The Senate Environment & Public Works Committee last month issued a damning 73-page report, by the Committee’s Majority Staff, exposing the widespread and corrupting use of “sue and settle” practices by the federal Environmental Protection Agency (EPA), under the Obama Administration, to form and promote its policies. It’s not pleasant reading, and citizens who favor transparency, accountability, and equal access and oppose secrecy, autocracy, and favoritism in government agencies need to be aware, while Congress needs to pass legislation outlawing such behavior not just by EPA but by all federal agencies.
Robert L. Bradley Jr. published a brief article on the report in The Hill. The report itself, Obama’s Carbon Mandate: An Account of Collusion, Cutting Corners, and Costing Americans Billions, is online, and here are the executive summary and key findings:
The U.S. Senate Committee on Environment and Public Works (EPW or Committee) has been conducting oversight of the U.S. Environmental Protection Agency’s (EPA or Agency) efforts to overhaul America’s electricity generation in the name of combatting global climate change.
Since September 2014, the Committee’s oversight has centered on the role played by the Natural Resources Defense Council (NRDC) among other environmental activists in influencing the policy options, technical support, legal rationale, and public relations campaign for these rules.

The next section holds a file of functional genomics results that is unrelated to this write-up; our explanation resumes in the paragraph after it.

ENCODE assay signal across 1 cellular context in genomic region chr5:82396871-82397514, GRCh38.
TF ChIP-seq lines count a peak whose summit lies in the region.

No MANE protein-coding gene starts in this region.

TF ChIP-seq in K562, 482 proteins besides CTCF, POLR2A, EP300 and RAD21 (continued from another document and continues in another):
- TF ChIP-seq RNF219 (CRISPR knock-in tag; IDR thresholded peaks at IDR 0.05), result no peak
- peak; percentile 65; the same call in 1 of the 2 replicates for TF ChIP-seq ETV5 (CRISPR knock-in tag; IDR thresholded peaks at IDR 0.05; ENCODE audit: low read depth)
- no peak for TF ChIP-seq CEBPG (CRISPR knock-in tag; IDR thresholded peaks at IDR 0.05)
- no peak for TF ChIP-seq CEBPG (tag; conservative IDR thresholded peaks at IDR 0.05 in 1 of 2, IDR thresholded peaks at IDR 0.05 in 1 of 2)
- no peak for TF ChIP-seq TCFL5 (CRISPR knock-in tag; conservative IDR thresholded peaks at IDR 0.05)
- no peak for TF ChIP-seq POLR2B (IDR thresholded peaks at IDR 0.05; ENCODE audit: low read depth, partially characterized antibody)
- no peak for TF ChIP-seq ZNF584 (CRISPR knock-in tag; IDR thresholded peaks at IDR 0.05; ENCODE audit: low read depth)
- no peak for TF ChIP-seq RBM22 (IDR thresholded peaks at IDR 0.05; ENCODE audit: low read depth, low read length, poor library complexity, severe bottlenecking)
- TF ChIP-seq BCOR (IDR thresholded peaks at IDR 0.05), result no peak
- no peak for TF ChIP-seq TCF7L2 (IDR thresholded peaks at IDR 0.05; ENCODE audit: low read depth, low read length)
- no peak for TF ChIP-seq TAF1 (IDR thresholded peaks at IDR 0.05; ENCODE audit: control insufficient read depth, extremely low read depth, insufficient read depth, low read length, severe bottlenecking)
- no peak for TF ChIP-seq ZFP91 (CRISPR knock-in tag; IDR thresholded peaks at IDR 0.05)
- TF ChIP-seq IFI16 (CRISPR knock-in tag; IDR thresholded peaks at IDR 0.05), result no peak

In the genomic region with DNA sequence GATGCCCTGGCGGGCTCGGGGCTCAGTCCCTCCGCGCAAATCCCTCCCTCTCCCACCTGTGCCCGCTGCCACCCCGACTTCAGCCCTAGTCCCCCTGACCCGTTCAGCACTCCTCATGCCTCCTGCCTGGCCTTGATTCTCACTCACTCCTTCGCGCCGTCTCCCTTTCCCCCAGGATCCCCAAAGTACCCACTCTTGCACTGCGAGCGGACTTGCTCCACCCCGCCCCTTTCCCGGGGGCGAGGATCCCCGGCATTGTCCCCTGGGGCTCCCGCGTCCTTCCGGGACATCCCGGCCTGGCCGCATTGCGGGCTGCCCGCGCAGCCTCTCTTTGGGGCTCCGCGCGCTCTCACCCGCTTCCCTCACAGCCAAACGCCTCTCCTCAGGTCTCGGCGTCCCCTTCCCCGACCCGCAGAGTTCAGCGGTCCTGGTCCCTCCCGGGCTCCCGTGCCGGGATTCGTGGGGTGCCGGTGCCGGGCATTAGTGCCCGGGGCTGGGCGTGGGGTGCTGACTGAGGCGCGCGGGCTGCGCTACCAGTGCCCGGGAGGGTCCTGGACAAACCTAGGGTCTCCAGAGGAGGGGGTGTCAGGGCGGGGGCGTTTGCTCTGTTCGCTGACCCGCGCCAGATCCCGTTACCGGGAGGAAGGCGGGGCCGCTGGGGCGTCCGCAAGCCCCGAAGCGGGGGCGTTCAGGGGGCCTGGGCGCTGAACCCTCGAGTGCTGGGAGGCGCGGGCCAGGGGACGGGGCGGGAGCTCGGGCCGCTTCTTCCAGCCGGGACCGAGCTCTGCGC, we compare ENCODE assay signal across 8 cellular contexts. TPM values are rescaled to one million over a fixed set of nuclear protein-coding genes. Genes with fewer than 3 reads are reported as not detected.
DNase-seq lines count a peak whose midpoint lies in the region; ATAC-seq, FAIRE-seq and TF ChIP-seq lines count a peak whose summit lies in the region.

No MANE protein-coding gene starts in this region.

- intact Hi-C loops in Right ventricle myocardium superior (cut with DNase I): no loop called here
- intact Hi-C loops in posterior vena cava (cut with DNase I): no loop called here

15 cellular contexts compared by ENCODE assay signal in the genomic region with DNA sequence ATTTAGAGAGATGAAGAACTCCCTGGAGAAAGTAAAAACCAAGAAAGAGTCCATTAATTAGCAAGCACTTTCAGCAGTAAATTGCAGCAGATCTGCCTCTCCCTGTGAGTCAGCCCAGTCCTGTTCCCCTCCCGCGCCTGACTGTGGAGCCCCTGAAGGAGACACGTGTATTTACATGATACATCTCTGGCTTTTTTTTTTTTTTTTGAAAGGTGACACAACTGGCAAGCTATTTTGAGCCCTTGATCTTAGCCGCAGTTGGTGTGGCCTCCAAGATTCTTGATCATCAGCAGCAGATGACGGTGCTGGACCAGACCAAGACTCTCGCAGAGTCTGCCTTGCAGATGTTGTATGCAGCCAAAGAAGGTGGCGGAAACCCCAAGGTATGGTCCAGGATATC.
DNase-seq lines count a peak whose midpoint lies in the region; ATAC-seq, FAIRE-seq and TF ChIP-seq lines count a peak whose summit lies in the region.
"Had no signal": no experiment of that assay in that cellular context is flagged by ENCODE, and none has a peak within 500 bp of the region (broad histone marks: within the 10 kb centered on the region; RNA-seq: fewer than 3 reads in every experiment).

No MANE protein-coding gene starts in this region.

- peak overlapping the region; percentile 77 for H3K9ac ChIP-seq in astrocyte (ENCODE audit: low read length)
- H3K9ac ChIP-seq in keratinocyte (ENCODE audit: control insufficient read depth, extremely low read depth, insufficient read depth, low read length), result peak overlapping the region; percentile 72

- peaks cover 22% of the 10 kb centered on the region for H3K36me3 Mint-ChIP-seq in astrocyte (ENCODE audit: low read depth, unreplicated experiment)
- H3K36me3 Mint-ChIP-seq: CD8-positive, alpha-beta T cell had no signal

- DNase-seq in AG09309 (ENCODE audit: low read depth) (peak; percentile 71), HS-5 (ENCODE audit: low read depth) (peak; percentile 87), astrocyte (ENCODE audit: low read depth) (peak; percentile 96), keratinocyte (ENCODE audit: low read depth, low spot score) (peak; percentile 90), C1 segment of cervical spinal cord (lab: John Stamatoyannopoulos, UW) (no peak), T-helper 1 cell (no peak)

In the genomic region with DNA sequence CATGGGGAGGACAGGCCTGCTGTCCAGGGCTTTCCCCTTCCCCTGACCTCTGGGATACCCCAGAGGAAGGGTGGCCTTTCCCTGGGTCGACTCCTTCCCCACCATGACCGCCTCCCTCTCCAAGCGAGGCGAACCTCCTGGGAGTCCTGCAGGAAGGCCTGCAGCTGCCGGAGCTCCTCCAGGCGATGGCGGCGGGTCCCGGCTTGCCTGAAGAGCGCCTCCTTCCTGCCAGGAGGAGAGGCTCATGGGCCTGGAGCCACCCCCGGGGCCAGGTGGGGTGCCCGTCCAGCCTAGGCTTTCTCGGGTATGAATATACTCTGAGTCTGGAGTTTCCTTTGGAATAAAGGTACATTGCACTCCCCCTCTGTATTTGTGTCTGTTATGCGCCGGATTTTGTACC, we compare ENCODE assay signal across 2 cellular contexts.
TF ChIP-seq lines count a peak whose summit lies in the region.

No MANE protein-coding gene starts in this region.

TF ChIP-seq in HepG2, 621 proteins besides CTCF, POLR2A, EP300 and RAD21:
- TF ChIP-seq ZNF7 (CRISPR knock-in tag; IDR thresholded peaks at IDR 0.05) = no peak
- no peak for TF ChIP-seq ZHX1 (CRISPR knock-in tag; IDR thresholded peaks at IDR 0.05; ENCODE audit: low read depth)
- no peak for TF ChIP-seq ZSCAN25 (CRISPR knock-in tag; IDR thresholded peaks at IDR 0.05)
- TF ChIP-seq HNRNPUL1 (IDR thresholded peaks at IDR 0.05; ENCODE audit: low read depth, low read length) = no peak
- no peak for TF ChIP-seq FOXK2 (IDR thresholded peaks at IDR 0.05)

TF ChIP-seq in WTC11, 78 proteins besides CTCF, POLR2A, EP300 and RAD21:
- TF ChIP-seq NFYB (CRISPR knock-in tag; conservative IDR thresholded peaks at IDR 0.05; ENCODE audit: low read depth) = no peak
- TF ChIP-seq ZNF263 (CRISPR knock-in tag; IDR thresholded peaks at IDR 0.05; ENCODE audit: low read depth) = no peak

This Majority Staff Report provides an unprecedented look into the inner-workings of EPA’s rulemaking process – from the time the Agency entered into “sue-and-settle” agreements with environmental activists in 2010 through its June 2014 proposal to limit carbon emissions from existing sources. This Report, for the first time, exposes in depth how the settlement process was abused in a way that prevented the American people and those parties responsible for implementing the rules from knowing basic details of EPA’s plans to regulate, let alone from participating in the process.
This Report is a product of the EPA and NRDC documents obtained by the Committee thus far. These documents reveal excessive email exchanges on not only official government accounts but also use of private or alias accounts by senior EPA officials, meetings at EPA and off-site locations, and phone calls between NRDC and EPA staff dating back to early 2011. In particular, these exchanges demonstrate how EPA and NRDC sought to push the outer limits of EPA’s Clean Air Act authority and to develop the analysis on which these highly controversial and legally suspect proposals are based. Despite public statements by EPA officials to the contrary, documents confirm that NRDC played a very integral and major role in developing these EPA policies.
It is also clear from the documents that the EPA policy makers and environmental activists involved had cozy relationships with each other on not only a personal level but through like-minded activism from years of working together. Indeed, the revolving door has swung freely between the Obama Administration and the environmental activist community.
Although documents suggest EPA and the environmental activists may have not always agreed on tactics, they worked incessantly over the years to develop a unified public message in support of these rules. Such efforts included coordination on press responses and sessions with the White House to discuss messaging. Further, this Report describes efforts to shift the public debate away from using cap-and-trade to fight climate change to touting these rules as needed to limit carbon emissions from power plants to ostensibly improve public health.